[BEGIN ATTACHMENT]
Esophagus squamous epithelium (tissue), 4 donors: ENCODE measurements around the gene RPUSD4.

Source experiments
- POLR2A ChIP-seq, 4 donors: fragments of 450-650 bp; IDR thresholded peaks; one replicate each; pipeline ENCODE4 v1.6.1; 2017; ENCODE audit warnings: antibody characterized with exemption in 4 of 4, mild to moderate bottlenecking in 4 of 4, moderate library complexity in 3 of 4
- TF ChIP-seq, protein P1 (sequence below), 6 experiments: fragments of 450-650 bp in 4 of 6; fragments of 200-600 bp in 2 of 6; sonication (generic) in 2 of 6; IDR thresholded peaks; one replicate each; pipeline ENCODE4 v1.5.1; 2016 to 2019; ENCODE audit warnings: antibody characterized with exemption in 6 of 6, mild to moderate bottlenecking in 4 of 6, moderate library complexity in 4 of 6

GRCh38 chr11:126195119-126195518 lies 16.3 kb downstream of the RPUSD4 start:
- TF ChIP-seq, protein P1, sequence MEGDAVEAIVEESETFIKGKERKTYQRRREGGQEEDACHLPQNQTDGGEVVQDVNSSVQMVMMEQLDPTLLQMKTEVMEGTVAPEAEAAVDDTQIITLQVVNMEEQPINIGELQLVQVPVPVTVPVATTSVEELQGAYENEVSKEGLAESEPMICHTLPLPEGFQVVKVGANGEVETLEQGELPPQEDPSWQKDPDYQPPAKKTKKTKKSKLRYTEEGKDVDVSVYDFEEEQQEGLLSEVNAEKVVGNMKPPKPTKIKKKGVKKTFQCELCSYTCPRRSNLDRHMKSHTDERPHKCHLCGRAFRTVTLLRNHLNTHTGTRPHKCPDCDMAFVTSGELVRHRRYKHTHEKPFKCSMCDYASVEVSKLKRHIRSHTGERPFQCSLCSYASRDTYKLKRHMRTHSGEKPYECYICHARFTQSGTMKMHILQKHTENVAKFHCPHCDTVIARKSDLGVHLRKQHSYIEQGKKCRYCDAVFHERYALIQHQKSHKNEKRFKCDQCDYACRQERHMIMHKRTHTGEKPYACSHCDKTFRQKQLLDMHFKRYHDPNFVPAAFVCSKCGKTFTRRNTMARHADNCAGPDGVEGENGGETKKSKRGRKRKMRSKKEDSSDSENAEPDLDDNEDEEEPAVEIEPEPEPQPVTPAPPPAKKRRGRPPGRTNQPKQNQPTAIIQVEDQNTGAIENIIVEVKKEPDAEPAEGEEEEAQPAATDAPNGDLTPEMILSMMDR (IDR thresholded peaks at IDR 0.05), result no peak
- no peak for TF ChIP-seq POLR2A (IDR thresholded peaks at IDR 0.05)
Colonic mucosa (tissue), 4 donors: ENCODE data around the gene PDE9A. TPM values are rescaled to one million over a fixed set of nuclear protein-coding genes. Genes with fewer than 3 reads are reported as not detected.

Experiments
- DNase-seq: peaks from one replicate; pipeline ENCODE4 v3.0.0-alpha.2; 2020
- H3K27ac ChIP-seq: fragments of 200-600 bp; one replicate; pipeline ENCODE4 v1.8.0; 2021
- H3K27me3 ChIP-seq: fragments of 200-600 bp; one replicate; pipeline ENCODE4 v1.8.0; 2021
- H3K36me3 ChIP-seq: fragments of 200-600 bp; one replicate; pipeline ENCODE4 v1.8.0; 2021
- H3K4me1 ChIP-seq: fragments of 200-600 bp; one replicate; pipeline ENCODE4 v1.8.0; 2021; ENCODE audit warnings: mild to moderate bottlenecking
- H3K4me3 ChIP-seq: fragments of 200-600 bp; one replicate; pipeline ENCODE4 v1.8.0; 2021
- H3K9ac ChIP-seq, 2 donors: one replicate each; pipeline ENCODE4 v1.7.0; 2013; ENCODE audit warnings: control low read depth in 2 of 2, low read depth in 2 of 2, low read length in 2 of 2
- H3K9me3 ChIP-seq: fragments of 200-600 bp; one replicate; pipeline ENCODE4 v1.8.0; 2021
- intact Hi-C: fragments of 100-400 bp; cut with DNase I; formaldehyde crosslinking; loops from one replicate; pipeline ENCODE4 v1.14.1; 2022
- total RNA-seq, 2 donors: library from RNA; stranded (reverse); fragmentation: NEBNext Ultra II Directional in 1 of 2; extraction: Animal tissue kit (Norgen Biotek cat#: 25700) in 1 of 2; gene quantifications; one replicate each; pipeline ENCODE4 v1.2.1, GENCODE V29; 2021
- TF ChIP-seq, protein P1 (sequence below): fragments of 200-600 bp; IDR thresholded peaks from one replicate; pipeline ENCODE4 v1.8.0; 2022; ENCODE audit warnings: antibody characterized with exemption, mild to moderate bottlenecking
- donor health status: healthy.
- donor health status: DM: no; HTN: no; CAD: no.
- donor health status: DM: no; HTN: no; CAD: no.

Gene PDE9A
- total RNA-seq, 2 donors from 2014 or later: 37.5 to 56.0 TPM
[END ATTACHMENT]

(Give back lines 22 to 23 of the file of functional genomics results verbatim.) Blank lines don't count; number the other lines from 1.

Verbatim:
- donor health status: DM: no; HTN: no; CAD: no.
- donor health status: DM: no; HTN: no; CAD: no.